Not quite an ally, not quite an adversary, China with its exploding appetite for energy is helping drive up world oil prices, and putting still more strain on its relationship with the United States.
The importance stretches far beyond the gas pump, although that is where Americans are left wondering what’s behind the run-up, why it can’t be stopped and who is to blame. China is just one factor. Also at play are worries about future supplies and production disruptions in Africa or the Mideast. Still, the “China factor” is big. By some estimates, car ownership in China is growing so fast, with the expansion of its middle class, that by 2030 its traffic will be seven times or more what it is today.
China already is the world’s second largest energy consumer, after the United States. That explains why senior-level economic officials from Beijing and Washington are meeting in Annapolis, Maryland, this week to discuss a range of hot-button issues, including the $256.2 billion US trade deficit with China, an all-time high, and prospects for increasing cooperation on energy issues.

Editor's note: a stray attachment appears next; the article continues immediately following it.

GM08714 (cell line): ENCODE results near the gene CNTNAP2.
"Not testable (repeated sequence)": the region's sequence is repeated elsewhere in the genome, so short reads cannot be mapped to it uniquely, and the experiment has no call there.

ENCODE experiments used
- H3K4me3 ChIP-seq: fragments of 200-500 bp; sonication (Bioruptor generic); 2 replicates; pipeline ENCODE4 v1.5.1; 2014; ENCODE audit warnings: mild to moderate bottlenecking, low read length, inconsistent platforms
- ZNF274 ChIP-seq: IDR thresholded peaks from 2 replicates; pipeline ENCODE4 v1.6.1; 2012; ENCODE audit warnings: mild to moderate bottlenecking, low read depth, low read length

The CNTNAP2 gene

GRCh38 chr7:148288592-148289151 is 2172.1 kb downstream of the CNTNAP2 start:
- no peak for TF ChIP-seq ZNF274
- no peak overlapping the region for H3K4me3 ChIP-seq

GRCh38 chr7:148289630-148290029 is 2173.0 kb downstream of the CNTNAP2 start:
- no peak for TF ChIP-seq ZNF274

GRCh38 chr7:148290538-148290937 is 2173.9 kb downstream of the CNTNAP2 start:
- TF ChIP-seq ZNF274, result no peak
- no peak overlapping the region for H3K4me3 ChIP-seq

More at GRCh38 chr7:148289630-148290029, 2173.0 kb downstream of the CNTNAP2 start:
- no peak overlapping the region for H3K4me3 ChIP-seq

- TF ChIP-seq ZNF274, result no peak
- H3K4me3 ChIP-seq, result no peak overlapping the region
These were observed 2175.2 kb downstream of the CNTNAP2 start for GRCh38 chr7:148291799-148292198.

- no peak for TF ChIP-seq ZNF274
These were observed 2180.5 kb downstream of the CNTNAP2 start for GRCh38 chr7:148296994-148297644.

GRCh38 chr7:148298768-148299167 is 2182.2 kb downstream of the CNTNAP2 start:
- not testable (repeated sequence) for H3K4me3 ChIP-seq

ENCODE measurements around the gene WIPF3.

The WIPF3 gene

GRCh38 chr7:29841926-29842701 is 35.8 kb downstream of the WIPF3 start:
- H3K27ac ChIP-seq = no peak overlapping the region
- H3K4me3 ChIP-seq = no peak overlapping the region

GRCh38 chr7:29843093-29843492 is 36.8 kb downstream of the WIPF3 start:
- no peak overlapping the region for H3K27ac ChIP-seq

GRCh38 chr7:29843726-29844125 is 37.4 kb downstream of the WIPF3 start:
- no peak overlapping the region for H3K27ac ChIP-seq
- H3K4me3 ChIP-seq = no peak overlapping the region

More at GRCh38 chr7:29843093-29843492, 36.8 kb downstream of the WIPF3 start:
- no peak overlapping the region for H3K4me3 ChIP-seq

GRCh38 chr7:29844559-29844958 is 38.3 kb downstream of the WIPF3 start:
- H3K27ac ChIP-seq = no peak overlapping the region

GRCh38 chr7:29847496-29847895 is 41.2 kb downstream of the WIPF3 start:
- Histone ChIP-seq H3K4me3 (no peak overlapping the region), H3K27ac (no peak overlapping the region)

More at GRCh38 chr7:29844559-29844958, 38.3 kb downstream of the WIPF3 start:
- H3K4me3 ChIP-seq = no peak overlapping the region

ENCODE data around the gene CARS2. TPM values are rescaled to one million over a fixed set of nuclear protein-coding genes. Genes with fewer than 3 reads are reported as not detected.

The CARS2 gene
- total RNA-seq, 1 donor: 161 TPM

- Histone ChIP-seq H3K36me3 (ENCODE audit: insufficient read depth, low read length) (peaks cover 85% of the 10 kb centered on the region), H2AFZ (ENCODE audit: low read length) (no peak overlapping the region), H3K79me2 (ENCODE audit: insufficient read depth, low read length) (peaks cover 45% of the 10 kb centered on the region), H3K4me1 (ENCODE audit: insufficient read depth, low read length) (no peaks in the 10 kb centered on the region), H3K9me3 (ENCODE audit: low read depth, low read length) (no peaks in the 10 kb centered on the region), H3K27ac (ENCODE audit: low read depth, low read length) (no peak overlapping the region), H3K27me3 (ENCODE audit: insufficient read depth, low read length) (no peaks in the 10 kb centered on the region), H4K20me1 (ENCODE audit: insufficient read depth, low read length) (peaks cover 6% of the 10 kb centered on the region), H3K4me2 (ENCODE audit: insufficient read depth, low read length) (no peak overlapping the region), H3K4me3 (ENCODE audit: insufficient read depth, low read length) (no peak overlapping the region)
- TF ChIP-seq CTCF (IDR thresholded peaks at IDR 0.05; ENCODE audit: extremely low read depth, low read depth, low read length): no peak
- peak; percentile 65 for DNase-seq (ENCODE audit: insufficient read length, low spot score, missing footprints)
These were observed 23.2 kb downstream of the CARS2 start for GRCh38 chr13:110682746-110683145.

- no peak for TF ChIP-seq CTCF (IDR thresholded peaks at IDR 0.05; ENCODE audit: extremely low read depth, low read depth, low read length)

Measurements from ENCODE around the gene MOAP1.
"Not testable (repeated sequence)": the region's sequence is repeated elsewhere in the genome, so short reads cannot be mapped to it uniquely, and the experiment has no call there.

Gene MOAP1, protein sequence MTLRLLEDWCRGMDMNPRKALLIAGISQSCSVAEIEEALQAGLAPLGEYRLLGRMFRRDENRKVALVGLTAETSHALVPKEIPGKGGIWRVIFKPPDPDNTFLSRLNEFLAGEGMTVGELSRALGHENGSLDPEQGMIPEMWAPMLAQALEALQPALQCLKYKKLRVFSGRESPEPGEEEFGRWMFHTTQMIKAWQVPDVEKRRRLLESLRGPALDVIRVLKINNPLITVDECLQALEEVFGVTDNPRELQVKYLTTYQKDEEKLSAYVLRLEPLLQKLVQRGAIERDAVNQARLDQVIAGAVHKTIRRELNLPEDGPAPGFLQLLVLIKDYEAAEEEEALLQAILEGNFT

Looming in the background to these and other discussions about US competition with China is the prospect of armed conflict, if not over China’s demand for the return of Taiwan, then over energy resources. China has invested greatly in modernizing its military in recent years, although its budget, even by the Pentagon’s high-end estimate, is hardly one-quarter what the US spends on defense. “Really what it comes down to is not whether the last barrel of oil goes to them versus us because there is always another barrel of oil, it just gets more expensive, just like gold or copper or what-have-you,” said Drew Thompson, the director of China Studies at the Nixon Center, a think-tank. (The Economic Times)-